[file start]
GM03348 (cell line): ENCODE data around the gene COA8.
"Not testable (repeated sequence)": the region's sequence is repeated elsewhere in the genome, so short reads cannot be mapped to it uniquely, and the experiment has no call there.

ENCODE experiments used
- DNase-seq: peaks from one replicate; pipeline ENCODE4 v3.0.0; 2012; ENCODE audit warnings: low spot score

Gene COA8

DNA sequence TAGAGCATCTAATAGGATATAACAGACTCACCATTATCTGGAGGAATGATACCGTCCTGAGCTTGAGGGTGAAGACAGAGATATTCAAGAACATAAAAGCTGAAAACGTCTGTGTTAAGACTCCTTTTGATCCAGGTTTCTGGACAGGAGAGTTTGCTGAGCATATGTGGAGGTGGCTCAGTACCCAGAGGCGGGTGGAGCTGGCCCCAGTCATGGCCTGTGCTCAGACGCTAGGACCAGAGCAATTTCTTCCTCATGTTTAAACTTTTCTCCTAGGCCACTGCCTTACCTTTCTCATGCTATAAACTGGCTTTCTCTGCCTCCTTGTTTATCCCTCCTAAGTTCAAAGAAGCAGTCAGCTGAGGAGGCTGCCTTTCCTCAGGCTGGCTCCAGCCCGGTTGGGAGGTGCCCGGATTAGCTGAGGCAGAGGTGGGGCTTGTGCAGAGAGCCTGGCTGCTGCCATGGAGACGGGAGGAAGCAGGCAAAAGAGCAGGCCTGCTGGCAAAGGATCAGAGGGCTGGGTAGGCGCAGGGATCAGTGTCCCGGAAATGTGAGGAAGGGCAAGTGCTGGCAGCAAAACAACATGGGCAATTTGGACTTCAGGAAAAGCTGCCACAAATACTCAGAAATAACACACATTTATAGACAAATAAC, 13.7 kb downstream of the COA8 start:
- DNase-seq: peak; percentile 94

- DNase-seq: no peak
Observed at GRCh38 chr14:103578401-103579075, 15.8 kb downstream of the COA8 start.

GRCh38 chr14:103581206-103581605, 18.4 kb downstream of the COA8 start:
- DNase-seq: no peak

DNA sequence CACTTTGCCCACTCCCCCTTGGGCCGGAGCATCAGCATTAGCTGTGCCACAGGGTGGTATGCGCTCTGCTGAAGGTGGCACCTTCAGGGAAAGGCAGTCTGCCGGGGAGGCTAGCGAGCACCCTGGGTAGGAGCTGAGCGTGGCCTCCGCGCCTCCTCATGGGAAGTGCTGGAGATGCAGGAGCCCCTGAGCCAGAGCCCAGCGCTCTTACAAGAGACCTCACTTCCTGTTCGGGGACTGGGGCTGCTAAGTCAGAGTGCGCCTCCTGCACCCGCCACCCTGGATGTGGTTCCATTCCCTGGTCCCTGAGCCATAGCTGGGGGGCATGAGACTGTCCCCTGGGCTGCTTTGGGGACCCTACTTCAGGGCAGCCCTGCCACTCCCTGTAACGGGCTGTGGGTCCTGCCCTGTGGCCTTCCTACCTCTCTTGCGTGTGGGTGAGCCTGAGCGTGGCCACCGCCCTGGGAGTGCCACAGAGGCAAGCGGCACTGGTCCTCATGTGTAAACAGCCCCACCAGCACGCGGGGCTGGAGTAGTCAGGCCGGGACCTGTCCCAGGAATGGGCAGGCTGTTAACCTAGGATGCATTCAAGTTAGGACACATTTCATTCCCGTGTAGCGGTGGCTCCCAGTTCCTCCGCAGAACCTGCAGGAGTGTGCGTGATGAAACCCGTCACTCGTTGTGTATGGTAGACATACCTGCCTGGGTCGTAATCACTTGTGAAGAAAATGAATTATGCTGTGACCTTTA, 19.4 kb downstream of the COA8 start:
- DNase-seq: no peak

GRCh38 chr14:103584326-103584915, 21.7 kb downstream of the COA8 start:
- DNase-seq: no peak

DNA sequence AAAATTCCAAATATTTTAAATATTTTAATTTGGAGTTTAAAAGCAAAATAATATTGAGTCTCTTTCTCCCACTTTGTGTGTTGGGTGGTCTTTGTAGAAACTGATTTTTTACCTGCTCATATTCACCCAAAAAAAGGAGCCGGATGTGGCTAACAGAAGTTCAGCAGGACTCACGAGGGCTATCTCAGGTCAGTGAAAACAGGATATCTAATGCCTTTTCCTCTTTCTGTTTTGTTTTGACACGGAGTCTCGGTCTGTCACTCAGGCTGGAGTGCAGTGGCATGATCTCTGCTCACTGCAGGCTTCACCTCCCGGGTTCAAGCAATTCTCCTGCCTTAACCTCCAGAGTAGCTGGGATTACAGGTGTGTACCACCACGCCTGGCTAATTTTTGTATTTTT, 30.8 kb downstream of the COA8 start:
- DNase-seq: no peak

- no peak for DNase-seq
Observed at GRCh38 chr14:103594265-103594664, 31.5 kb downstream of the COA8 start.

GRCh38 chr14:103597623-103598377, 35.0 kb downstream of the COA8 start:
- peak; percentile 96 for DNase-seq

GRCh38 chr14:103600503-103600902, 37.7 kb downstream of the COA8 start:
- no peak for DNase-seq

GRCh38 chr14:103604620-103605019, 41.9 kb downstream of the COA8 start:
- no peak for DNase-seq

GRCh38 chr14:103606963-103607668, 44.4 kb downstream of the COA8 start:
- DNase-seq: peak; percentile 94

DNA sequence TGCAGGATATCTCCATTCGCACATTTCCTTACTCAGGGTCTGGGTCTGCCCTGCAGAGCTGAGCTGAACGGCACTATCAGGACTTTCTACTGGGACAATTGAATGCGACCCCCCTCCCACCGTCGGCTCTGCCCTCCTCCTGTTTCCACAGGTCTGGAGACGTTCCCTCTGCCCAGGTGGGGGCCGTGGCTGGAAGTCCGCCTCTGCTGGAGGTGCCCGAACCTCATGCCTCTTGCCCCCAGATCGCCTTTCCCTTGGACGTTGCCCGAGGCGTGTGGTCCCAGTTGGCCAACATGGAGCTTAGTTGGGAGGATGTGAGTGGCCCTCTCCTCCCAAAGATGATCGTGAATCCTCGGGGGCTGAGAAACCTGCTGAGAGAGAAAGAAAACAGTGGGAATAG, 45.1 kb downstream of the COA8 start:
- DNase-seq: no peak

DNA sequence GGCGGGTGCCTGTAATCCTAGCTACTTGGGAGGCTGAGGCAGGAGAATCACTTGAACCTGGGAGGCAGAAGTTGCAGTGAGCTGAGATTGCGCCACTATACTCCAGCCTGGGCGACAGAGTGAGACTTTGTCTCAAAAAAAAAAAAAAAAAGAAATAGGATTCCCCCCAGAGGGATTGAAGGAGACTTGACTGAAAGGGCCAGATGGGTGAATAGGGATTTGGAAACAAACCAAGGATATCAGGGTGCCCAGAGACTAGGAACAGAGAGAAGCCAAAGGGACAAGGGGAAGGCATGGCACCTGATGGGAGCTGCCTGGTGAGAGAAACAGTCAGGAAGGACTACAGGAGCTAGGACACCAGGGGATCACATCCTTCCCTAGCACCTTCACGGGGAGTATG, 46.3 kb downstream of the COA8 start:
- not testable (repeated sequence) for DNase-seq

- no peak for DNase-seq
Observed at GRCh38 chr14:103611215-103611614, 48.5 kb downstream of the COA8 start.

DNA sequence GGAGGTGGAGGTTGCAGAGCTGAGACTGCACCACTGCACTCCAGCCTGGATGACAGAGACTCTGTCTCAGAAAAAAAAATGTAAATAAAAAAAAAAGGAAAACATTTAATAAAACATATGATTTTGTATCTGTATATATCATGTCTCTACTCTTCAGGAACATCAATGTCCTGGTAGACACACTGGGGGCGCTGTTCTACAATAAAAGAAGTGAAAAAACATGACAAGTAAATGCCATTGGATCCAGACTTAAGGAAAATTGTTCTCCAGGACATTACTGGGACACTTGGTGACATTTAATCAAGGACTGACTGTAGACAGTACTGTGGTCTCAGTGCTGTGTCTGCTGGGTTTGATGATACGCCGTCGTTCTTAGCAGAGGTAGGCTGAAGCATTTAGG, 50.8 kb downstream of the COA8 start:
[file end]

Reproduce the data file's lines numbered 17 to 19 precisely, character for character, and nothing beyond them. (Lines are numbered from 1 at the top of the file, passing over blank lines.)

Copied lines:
- DNase-seq: no peak

- no peak for DNase-seq
Observed at GRCh38 chr14:103594265-103594664, 31.5 kb downstream of the COA8 start.